Is "Keeping Busy" the Answer?

Conventional wisdom, many well-meaning friends and family members, and even others who are a little further down their own grief path than you may be telling us to "keep busy."  “The best thing for you right now is to keep really, really busy.” 

They tell us how important it is to fill our days with "stuff" to do. So, not knowing what else to do, (How would we really?  No one ever talks about what it's like to live with the death of someone you love.), we take their advice and we work really hard to fill our days with work, and errands, and task on top of task on top of task. 

"They" tell us that by keeping busy we keep our mind off of "it."  (“It” of course being the truth that someone we love has died and the world as we knew it shattered ~ in a million or more little pieces.) 

We hear people say, "It's so great to see you out and about. You're really doing well. You are so very strong."  Deep inside we know the toll that faking it to please others is taking on us ~ physically, emotionally and spiritually.  We wonder how long we can hang on.  The pain seems to actually be getting worse.  We feel pain on top of pain on top of pain.


And at night, when we finally drop into bed, exhausted from all the scurrying, and the running, and the pretending to be “just fine” ... we begin to get a glimpse of our new life.  Just a glimpse.  We begin to feel our feelings.  They bubble up.  They have to.  We can only deny, repress and pretend for so long. And very often this encountering of our own feelings is frightening and overwhelming and confusing and uncomfortable.  It feels messy.  Out of control.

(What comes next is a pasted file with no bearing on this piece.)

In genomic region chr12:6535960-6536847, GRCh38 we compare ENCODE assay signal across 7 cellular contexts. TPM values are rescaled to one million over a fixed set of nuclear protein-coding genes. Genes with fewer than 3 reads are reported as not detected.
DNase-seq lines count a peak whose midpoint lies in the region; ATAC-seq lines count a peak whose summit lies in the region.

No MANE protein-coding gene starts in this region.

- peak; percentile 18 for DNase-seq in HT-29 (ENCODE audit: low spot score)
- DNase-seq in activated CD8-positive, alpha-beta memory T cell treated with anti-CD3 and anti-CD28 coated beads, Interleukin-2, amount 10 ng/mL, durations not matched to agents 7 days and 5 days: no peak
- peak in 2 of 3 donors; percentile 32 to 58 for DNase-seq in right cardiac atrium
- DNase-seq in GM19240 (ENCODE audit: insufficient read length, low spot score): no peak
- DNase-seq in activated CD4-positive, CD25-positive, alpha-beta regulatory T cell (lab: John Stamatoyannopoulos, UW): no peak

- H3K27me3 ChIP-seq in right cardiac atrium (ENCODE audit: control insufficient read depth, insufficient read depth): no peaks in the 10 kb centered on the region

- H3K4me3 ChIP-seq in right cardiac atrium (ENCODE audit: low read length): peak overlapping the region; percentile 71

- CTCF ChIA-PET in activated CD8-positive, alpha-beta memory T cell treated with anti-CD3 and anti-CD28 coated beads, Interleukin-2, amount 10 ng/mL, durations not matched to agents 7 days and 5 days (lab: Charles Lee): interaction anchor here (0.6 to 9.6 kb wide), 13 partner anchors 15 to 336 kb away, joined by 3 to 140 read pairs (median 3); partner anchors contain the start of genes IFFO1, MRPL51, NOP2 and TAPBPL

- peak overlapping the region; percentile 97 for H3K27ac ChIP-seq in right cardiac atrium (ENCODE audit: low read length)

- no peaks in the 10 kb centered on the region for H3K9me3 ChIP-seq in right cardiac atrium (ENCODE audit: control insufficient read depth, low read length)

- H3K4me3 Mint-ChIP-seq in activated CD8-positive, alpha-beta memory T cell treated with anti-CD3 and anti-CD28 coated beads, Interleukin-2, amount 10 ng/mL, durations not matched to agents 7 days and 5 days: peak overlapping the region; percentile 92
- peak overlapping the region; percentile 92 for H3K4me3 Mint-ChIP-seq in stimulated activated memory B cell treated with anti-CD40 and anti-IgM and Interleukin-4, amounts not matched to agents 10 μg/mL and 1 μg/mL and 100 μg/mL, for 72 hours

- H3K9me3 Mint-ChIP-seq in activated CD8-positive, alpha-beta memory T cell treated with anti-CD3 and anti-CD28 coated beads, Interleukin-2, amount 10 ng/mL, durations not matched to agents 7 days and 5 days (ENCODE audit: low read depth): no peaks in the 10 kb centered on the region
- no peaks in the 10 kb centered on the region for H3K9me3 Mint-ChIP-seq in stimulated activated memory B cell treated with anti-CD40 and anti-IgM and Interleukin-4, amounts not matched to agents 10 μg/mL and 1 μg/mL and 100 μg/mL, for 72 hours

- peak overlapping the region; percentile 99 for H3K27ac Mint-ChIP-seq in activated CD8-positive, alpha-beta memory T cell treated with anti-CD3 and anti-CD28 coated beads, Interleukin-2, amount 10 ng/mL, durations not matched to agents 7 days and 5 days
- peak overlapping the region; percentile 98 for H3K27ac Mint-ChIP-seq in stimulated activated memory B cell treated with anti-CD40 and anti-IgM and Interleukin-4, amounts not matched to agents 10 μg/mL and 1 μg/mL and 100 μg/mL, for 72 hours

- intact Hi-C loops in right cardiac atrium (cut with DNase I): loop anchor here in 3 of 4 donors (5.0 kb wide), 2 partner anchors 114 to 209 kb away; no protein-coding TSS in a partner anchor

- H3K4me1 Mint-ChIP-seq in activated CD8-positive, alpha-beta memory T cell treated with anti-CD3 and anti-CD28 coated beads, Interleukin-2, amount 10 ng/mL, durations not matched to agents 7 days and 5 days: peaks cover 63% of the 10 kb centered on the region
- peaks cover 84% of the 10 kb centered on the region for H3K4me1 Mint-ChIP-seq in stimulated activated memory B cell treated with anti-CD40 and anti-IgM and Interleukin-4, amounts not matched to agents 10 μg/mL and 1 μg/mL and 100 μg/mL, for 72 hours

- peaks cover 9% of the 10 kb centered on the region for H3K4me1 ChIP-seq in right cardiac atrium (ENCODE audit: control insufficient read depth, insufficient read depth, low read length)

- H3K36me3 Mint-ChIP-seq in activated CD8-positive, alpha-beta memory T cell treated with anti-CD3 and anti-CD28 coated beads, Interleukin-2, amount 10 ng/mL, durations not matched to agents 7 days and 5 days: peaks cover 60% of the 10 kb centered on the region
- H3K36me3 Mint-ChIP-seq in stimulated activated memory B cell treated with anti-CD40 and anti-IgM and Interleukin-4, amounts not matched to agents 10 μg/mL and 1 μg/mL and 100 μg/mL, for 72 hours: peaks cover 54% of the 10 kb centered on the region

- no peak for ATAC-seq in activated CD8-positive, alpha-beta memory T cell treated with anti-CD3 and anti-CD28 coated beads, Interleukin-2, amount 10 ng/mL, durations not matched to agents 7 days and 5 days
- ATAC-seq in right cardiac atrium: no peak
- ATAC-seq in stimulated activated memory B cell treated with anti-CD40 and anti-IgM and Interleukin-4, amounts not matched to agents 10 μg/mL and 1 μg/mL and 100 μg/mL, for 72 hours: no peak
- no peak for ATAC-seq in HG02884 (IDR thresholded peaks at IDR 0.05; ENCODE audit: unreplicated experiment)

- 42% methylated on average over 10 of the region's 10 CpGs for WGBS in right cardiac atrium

We have been lead to believe that feeling our feelings is the problem.  

Nothing could be further from the truth. Feeling our feelings ... and realizing that we are not our feelings ... is the path to healing.

It is important to realize and remember something when grief is expressing itself.  And that is that ~


I am not sadness. 

I am not anger. 

I am not despair. 

I am not loneliness. 

I am not confusion. 

I am not regret. 

I am not guilt. 

I am none of that.

And neither are you.

We are not our feelings and emotions.

We are actually spirits that have come to earth to have a human experience.  When we are finished, we return home.

If my NEW WAY of "doing grief" resonates with you, I'd love to work with you one-on-one.  If you are in the Rockford, Illinois area we can do that in person, otherwise, I am having great success working with people all over the country via Skype.  Email me at if you would like to take the next step on your grief journey and we can schedule a session.


  • I’m still very sad over the death of my only child, she died 9 years ago. I don’t understand why it still pops up like yesterday is today. My sister died 5 years ago. I just get so sad. I feel like some people used my grief for there good.

    Sharon Korando
  • Hi Tom,

    This is very encouraging information.Keep up the good work.

    Florence Wakaba
  • Hi Tom- Wondered if you were in contact with Katie Couric Show. I think it would be a topic she may be interested in and exploring the world of grief. She lost her husband years ago. Would love to see you get involved if she would get around to this subject. Thank-you for your constant inspiration and caring for others going through this painful time in our lives. You give us hope. Mary

    Mary Snedden

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